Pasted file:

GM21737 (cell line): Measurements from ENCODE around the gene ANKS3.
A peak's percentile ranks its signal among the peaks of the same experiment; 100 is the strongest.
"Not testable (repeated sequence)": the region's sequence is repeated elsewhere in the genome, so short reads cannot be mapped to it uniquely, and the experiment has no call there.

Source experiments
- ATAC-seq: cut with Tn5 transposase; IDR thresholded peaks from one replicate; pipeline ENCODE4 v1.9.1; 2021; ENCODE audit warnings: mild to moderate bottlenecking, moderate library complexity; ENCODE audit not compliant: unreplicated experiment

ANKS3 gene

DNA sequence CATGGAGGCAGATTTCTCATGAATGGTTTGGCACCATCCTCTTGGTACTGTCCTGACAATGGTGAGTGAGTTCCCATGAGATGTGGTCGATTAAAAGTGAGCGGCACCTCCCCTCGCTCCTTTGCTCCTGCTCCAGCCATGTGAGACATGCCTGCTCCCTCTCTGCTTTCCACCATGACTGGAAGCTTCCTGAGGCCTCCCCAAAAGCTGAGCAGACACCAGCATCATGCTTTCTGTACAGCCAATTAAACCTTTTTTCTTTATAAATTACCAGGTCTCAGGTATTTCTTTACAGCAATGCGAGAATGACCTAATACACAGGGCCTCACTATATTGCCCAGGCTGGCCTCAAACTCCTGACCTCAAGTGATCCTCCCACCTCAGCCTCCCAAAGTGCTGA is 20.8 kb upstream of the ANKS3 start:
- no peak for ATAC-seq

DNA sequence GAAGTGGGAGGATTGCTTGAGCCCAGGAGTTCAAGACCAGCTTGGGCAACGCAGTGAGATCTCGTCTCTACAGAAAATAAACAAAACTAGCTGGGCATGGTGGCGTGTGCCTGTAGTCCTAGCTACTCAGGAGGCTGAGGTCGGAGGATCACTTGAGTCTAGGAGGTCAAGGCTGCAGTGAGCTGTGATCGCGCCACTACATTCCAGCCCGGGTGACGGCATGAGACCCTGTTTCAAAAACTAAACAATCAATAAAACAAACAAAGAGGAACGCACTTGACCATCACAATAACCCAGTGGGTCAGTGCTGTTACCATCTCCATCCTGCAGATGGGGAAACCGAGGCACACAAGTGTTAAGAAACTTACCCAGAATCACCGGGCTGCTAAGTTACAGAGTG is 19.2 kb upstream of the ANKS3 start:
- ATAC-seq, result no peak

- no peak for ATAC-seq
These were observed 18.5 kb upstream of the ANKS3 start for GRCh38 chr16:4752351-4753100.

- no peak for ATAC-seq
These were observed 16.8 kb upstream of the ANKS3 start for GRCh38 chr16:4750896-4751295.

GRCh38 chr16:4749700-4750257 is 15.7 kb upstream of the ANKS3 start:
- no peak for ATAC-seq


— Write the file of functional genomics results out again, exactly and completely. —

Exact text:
GM21737 (cell line): Measurements from ENCODE around the gene ANKS3.
A peak's percentile ranks its signal among the peaks of the same experiment; 100 is the strongest.
"Not testable (repeated sequence)": the region's sequence is repeated elsewhere in the genome, so short reads cannot be mapped to it uniquely, and the experiment has no call there.

Source experiments
- ATAC-seq: cut with Tn5 transposase; IDR thresholded peaks from one replicate; pipeline ENCODE4 v1.9.1; 2021; ENCODE audit warnings: mild to moderate bottlenecking, moderate library complexity; ENCODE audit not compliant: unreplicated experiment

ANKS3 gene

DNA sequence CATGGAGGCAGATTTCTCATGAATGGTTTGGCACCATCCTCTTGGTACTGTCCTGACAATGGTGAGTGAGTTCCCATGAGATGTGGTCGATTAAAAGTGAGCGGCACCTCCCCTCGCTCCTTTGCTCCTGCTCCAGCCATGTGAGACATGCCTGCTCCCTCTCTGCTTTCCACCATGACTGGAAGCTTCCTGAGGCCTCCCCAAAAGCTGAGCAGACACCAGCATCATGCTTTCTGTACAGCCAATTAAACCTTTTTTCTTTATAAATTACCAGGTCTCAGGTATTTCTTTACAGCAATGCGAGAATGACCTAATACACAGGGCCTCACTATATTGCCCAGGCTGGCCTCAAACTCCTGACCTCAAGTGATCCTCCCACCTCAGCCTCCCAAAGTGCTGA is 20.8 kb upstream of the ANKS3 start:
- no peak for ATAC-seq

DNA sequence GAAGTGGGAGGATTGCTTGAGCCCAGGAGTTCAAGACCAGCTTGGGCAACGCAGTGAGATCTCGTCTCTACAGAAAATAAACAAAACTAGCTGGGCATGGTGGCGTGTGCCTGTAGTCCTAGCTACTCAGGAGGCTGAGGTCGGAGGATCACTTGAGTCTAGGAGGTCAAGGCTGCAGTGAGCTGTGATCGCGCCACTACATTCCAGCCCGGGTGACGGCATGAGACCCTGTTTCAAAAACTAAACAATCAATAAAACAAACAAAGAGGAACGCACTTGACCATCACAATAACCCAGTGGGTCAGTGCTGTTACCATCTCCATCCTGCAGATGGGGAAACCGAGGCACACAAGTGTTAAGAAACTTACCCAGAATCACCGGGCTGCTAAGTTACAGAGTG is 19.2 kb upstream of the ANKS3 start:
- ATAC-seq, result no peak

- no peak for ATAC-seq
These were observed 18.5 kb upstream of the ANKS3 start for GRCh38 chr16:4752351-4753100.

- no peak for ATAC-seq
These were observed 16.8 kb upstream of the ANKS3 start for GRCh38 chr16:4750896-4751295.

GRCh38 chr16:4749700-4750257 is 15.7 kb upstream of the ANKS3 start:
- no peak for ATAC-seq